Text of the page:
The team’s dedication comes in handy when big jobs need doing. Late last year, the team at Riverview replaced 1,689 old ceramic diffusers in each of two aeration basins with membrane diffusers. “That was one of the more challenging projects we’ve done in the past few years,” Weldon says. “We did one whole basin in four days, pulling the old ones out, putting the new ones in, making repairs here and there, and filling the basin up again.”

Weldon’s basic advice to operators is to pay attention to their senses: “If you get out into the plant and make regular rounds, you get to know your plant. You know what it’s supposed to look like, sound like and smell like. If you pay attention to your senses when the plant is running tiptop, then you’re going to notice when it’s not. Before the lab results or anything else, the operators’ senses are the first line of defense.”

All in all, he’s glad he made the switch to the water business. “I’ve got great backing from the leadership of SouthWest Water and a great team of guys around me. I really can’t say enough about them. I appreciate the work they do every day.”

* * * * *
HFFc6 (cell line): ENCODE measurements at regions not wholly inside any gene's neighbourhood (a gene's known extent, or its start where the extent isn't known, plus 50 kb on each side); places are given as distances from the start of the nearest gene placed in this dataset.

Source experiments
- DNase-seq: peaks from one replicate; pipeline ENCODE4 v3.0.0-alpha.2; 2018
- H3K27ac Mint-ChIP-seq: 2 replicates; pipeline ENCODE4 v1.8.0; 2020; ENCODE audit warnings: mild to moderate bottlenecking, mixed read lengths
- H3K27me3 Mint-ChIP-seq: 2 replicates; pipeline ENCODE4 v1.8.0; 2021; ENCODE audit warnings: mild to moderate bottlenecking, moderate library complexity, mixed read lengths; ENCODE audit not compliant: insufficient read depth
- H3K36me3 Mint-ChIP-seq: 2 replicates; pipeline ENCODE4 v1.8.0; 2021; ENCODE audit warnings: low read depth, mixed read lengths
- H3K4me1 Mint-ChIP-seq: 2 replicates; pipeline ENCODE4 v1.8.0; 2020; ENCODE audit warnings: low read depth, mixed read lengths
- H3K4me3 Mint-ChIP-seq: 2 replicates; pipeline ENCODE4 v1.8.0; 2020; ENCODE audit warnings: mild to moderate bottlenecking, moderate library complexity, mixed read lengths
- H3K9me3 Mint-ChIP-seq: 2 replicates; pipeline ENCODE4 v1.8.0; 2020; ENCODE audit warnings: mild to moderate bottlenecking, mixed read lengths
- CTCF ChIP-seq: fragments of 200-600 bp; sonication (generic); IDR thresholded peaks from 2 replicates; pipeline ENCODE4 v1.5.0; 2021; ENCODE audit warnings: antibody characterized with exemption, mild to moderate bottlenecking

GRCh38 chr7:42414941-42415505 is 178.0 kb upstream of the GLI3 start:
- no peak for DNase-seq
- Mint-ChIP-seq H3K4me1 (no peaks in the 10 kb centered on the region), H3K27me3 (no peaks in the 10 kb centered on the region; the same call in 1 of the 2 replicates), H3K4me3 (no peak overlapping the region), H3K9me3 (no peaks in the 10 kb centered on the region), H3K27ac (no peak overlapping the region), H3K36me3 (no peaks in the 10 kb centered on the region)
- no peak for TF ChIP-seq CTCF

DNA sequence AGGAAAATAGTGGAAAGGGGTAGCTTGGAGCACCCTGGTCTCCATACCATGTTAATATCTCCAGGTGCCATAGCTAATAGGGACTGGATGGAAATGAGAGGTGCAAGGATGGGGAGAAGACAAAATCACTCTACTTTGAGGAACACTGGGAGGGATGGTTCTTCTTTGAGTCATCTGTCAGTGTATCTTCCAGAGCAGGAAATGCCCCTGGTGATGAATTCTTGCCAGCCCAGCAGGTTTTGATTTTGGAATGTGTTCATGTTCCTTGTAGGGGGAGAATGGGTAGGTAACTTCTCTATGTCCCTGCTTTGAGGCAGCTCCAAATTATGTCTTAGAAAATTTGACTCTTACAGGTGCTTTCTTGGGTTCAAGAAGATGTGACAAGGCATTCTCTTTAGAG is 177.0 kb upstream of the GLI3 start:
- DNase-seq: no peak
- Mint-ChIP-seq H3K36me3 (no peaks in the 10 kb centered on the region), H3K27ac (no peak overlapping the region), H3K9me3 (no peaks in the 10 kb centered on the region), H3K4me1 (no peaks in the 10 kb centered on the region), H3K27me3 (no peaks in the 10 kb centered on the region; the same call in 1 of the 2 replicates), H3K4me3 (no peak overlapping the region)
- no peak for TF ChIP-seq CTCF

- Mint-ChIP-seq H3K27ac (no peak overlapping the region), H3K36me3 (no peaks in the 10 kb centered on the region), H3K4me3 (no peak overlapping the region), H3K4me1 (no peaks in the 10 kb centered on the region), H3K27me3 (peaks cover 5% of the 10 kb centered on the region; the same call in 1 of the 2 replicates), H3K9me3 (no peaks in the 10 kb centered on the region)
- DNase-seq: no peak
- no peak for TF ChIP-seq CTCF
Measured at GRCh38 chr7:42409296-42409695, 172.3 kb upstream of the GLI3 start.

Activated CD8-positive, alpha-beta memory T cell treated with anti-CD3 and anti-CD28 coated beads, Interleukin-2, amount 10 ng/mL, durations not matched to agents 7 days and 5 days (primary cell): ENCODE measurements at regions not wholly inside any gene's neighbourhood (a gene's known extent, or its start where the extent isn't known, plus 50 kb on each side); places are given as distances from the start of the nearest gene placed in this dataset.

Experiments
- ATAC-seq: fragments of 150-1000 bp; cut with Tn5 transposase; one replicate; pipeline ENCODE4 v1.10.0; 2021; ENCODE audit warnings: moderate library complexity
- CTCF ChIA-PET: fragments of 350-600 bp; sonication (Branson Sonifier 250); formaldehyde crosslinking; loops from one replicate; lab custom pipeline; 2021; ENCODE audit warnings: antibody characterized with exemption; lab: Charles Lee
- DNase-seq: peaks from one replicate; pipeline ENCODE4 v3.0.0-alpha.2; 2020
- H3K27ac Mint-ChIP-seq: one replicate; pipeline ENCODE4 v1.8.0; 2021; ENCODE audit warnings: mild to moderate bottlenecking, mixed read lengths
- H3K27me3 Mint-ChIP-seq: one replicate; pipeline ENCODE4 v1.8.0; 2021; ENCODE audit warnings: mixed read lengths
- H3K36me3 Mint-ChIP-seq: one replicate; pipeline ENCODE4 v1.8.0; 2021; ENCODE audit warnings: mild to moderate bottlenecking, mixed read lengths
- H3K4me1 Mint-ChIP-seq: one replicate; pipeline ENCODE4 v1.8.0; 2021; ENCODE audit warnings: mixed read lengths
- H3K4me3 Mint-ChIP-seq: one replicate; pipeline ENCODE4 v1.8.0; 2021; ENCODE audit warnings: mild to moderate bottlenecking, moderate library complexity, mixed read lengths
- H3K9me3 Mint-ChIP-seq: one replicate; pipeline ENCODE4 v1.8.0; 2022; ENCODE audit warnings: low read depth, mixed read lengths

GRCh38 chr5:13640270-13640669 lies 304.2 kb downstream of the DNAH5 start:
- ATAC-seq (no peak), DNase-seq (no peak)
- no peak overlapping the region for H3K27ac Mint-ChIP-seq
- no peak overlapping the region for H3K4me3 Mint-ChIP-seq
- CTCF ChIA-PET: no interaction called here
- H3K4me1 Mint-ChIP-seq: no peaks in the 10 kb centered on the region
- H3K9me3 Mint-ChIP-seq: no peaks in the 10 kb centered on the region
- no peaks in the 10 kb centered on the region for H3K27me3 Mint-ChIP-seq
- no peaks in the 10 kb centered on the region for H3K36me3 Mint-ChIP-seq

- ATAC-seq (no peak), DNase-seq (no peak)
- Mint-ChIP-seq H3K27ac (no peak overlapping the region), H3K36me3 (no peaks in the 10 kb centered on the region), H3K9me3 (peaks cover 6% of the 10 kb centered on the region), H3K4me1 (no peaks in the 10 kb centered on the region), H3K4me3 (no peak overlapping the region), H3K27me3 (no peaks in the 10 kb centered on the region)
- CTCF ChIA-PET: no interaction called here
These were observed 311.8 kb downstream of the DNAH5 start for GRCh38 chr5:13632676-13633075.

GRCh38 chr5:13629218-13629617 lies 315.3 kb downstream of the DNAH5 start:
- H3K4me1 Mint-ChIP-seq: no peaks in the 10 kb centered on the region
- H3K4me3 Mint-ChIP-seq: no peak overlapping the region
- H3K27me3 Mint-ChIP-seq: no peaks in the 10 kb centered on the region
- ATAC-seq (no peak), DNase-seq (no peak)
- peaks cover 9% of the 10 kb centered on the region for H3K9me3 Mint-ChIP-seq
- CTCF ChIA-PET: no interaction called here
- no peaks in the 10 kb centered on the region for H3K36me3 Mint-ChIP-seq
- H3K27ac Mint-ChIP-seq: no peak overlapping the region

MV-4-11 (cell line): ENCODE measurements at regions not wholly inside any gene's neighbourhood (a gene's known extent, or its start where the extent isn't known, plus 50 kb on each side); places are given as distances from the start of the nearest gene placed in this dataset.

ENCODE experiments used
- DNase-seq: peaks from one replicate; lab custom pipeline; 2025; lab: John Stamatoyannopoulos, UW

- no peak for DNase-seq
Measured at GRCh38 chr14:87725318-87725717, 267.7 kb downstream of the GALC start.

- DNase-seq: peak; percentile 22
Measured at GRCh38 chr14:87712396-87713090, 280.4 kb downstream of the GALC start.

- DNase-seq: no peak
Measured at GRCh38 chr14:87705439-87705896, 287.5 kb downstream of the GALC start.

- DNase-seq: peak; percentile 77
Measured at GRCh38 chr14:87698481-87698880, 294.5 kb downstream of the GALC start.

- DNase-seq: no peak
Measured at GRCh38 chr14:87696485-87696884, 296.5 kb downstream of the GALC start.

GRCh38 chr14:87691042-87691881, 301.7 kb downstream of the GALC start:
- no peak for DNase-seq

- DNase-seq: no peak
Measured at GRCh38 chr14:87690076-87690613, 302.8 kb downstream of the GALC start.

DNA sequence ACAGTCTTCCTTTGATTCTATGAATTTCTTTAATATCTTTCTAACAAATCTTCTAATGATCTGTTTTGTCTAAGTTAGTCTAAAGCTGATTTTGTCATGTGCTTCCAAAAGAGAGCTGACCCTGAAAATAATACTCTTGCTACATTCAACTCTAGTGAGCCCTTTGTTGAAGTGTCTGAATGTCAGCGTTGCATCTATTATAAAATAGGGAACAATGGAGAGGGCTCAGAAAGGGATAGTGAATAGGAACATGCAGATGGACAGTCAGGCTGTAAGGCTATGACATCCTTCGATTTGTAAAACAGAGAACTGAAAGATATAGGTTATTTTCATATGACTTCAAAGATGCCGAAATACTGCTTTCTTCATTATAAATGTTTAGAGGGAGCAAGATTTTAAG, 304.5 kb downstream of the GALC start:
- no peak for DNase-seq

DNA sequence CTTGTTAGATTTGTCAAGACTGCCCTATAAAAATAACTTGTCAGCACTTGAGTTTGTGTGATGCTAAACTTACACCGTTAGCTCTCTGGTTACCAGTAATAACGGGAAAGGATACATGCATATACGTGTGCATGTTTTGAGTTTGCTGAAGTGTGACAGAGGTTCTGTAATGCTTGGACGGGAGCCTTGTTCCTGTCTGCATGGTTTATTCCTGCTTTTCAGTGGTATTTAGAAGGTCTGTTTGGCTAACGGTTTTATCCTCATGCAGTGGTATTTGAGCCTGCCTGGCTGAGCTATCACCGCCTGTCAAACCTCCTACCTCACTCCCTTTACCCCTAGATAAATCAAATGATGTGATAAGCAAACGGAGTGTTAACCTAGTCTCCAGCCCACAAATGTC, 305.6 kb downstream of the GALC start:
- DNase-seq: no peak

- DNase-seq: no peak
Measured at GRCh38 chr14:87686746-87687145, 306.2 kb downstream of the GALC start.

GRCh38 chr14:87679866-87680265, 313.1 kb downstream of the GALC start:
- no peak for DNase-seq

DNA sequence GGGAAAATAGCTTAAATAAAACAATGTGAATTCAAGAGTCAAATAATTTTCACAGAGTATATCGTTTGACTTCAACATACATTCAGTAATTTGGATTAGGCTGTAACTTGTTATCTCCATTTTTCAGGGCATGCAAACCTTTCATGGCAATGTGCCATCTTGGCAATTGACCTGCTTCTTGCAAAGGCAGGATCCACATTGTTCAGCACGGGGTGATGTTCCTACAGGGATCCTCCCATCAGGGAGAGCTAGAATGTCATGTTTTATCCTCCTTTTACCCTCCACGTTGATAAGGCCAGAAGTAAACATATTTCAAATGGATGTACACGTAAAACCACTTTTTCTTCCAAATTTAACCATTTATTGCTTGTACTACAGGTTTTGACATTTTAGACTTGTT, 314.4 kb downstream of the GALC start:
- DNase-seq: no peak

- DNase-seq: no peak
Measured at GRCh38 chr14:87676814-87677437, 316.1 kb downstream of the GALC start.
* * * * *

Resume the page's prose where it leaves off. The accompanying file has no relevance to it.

All hands in ditch

If Ryan Weldon ever needed proof that his team would come through when it counted, he got it the day a 14-inch force main broke along Highway 119.

“Our plant operators routinely work with the service technicians on the collections system,” Weldon says. “We had a bad section of force main on Highway 119 that blew out, and we had to call on some of our operators and operators-in-training. We had a party on the side of the highway fixing that force main. Everybody stepped up and did what had to be done.”

The problem was complicated because multiple public and private pump stations fed the line. The team arranged for vacuum trucks to pump out the excavation site. “Then we just had to go in and fix it hot,” Weldon recalls.

The force main had been badly degraded because hydrogen sulfide gas had eroded the top of the pipe. “There were places where you could stick a probe rod through; it was probably an eighth to a sixteenth of an inch thick,” Weldon says. “We kept having to dig back to find places where the pipe was in good enough shape so we could cut and make a repair. We found a section that we thought could handle a repair sleeve. We made two cuts, pulled the bad piece out, measured twice and cut once, and put the new piece in.” The work took about eight hours.

“We’ve always done our own force main and pump station rehab work, so we have the tools and the capability,” Weldon says. “We really had to come together as a team.”